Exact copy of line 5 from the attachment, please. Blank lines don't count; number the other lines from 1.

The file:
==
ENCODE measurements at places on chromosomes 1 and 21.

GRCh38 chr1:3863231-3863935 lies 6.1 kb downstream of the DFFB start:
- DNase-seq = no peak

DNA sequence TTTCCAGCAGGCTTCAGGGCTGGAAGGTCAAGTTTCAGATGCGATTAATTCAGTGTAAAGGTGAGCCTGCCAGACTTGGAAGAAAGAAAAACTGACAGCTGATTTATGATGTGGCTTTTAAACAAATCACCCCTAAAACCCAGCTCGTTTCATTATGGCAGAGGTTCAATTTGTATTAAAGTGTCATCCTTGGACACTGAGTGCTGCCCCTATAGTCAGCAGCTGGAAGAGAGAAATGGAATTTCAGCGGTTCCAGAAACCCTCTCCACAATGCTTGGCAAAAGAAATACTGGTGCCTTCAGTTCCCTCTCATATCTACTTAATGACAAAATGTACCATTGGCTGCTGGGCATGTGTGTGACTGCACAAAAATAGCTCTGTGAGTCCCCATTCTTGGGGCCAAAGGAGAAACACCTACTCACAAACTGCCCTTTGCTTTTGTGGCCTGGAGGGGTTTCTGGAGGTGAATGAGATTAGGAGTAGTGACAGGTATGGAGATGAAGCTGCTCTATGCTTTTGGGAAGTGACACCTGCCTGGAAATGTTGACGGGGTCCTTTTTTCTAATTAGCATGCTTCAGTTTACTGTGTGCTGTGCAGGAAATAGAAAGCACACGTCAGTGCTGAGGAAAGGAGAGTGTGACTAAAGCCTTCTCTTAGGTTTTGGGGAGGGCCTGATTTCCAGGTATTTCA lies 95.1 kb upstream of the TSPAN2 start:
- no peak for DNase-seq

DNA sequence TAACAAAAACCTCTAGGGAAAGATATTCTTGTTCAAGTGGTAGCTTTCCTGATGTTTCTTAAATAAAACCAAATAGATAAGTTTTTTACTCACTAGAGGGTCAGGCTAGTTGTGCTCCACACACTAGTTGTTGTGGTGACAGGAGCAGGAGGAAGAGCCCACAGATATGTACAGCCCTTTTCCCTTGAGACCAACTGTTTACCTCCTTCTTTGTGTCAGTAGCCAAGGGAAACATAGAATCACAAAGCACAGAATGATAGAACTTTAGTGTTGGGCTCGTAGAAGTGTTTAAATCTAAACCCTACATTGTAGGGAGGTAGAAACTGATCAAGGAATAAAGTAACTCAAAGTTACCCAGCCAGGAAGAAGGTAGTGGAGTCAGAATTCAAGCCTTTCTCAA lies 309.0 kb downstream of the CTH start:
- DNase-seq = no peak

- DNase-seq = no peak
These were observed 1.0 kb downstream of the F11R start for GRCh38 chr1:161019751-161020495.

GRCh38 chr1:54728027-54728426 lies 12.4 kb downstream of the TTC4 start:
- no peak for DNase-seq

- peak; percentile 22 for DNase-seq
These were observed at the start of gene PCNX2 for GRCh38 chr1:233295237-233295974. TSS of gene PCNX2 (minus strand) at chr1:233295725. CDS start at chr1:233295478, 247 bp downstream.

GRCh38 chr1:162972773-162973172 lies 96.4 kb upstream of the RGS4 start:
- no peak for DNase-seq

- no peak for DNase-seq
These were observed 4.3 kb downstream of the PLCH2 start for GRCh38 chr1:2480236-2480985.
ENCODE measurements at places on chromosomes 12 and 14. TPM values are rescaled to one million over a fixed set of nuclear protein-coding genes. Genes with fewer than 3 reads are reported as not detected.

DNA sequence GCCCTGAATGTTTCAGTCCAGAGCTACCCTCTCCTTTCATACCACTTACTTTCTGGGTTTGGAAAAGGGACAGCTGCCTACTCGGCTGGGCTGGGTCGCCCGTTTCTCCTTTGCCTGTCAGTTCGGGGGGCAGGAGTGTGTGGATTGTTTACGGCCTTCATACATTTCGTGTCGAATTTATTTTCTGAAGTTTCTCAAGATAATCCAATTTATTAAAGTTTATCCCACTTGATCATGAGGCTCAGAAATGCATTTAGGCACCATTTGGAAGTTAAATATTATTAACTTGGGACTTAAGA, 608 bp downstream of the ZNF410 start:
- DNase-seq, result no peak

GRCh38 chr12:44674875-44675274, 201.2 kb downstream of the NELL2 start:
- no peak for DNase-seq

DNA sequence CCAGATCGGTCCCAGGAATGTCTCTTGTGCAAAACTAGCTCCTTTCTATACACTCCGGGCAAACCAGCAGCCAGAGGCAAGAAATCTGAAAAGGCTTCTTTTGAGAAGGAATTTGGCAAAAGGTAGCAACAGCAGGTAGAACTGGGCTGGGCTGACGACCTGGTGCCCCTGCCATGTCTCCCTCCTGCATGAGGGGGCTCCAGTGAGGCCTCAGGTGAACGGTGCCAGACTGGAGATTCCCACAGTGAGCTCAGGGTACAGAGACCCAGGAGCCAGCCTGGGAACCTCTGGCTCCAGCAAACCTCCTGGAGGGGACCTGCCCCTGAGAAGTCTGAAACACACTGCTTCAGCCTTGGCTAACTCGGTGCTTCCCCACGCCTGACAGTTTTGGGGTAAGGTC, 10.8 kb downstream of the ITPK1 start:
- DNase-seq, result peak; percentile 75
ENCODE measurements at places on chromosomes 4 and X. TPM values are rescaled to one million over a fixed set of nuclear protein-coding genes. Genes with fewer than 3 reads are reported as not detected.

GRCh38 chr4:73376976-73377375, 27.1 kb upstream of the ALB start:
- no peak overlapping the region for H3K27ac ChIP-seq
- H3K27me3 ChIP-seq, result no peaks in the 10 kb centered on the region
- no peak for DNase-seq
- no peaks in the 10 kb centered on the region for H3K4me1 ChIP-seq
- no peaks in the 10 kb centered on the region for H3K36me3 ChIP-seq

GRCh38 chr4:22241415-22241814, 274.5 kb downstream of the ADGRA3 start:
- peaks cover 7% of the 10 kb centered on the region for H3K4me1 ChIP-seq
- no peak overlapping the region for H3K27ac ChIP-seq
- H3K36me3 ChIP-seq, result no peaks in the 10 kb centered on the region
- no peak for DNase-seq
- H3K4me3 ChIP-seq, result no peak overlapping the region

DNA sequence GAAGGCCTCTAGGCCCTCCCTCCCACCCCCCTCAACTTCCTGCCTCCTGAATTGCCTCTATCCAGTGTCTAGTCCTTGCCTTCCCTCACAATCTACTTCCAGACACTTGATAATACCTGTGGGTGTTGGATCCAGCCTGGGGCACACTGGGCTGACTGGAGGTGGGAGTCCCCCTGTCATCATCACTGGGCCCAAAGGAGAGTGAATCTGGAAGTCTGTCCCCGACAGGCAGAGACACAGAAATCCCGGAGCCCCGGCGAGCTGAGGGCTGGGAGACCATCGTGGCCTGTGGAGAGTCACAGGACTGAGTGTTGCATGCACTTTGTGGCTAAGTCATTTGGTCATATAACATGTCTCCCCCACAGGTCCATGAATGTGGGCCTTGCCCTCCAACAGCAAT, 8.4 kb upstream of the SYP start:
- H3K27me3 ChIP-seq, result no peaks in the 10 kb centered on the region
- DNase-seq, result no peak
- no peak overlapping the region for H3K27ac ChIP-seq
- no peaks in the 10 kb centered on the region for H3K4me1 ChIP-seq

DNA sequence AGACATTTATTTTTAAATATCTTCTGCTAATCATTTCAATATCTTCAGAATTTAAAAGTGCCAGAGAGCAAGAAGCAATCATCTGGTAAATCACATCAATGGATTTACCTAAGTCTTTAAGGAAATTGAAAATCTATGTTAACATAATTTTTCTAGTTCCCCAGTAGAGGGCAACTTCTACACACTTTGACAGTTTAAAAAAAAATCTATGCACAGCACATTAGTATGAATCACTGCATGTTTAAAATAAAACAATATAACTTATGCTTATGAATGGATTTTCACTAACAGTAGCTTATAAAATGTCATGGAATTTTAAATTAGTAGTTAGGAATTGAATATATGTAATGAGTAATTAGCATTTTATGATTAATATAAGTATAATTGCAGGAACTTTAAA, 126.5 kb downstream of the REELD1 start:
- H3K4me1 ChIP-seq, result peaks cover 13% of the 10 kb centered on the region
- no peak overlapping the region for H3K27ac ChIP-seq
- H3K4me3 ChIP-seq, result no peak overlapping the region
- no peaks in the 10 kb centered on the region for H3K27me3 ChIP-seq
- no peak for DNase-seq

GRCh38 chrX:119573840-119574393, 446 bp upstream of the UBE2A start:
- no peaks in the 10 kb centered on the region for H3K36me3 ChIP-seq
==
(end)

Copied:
- no peak for DNase-seq